I have a colleague who has grappled with her creativity for a long time. She’s remarkably uncomfortable thinking of herself as “artistic.” We’ve been working forever together on it and making good progress. One of the tools that helped her has been journaling.
For my purposes, I’m describing journaling as any sort of longhand, loose writing. Whatever ideas come into your head, you put them down on a document paper. There’s no form, no structure, nor concern about grammar or spelling or even readability.
Even if writing isn’t your fantasy, incorporating a regular journaling program into your life is a beautiful way to jump-start your creativity and foster a continuous flow of new ideas. Here are a couple of reasons why.
- Helps you get rid of the trash in your head. We all have it. Trash thoughts. Everything from self-defeating remarks (“Oh, I’ll never be decent at work.” or “Who told you that you could be a painter?”) to the “worry of the second” to the neurosis of every kind to the ever-growing, endless to-do lists.
Who can be artistic with all that yelling going on? For that matter, when the environment is too noisy, who could even hear a dreamy creamy thought over that racket?
Journaling is a way to silence the mind. Writing all that scraps down transfers it from your head to the document or a paper. Immediately, you find you can think rather than merely react.
The best part is this silence lasts long after the writing is done for the week. And if you journal daily, then the effect is better.
When I finish writing, I find that I find peace. I am able to focus. The trash is gone, leaving space to be artistic and creative.
- Quickly allows you to explore new ideas. What better way to notice if a new thought will work than to jot it down? You can pen the pros and cons, explain a scenario, play innocent “what if” games (“What if my new venture was thriving?” “What if I tried that new social media advertising campaign?”). And the most amazing part is it’s all in a hidden little notepad that no one will ever have to read.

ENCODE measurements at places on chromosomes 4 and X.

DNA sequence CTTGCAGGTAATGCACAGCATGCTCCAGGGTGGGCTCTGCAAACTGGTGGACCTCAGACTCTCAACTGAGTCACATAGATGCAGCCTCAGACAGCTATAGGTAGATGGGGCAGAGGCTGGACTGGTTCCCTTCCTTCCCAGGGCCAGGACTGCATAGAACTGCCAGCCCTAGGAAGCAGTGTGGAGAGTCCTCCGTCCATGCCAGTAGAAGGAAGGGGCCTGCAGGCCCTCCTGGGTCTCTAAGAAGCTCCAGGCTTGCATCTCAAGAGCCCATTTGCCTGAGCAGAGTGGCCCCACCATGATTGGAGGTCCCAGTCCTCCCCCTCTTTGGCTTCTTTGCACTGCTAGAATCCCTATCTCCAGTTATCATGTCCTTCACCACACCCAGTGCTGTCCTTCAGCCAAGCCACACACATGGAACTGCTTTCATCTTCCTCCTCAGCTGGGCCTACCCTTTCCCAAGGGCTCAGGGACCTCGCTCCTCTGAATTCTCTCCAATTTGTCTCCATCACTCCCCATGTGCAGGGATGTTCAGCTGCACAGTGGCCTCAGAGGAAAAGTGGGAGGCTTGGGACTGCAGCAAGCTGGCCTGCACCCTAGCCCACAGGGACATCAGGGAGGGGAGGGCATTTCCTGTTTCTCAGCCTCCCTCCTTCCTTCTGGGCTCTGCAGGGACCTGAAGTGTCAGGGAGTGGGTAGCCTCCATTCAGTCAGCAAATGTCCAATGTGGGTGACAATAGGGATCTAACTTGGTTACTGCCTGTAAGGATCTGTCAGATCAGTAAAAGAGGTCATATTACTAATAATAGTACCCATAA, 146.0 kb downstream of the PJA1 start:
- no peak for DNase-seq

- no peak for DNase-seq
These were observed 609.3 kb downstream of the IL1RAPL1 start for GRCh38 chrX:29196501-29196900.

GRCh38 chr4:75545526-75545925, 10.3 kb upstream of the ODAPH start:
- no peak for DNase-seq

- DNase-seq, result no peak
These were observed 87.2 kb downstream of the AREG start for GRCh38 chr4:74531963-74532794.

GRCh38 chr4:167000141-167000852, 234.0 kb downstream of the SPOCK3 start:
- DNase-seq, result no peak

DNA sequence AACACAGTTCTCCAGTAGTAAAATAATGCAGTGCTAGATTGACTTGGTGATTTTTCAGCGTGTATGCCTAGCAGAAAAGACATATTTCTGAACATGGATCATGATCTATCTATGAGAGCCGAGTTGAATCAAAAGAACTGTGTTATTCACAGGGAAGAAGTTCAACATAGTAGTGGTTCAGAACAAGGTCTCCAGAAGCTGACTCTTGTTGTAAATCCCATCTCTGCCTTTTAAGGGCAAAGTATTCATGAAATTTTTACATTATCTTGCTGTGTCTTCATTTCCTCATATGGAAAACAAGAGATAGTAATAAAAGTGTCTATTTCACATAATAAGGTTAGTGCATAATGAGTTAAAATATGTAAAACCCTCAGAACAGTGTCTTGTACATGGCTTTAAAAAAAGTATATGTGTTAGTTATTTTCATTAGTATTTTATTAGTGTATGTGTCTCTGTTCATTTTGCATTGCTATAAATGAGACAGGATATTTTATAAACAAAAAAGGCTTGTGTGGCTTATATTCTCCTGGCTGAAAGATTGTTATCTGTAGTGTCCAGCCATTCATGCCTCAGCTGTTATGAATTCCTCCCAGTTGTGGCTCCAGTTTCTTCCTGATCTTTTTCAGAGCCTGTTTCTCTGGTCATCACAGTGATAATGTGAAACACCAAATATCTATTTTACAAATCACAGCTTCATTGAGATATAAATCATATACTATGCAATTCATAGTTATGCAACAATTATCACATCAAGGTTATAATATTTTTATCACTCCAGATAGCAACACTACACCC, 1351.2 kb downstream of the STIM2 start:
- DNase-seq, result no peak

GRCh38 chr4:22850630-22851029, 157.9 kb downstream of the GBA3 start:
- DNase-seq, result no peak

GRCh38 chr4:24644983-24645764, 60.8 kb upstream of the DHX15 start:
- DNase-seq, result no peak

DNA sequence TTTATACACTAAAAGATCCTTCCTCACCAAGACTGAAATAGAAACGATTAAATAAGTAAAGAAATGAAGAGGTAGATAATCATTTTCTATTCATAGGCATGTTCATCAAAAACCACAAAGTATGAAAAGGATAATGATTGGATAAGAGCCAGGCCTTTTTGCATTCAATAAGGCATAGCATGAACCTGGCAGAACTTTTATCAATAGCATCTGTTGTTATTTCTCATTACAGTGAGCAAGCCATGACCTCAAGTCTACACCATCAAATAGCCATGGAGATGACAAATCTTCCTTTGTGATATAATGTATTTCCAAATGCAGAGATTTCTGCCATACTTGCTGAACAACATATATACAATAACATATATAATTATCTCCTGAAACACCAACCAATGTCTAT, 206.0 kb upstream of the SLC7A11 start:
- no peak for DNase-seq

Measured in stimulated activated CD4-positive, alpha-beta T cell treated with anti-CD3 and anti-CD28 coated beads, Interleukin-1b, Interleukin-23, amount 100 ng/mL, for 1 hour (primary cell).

Try penning down your dreams, hopes, visions, goals. Play around with these adjectives. As you write about them, you may find a strategy for making your dreams come true presents itself, right there in the lines of your page.
- You build a bridge to your passion. This one only kicks in after you’ve done number one. It seems only after I’ve gotten most of the trash out of my life that the passion sometimes slips out to enjoy a bit.
How do you know the passion came to visit you? When that amazing idea dances in your head. It may not happen while you’re writing, but instead, while you’re walking, driving, walking, or something else. This is your passion talking to you.
It’s vital to remember passions have silent voices. They can quickly be depleted by random bickering of the other loud chatter going on in your mind. Once you can get those noises to shut up, you can begin listening for the passion.
Don’t worry if this is not a quick process. There have been days and even weeks when I write nothing but think trash. But then, one day, that great thought appears on the paper or in my head as I’m out walking my dogs.
And when the thoughts and ideas come to me, I know all the time I spent writing about nothing has paid off.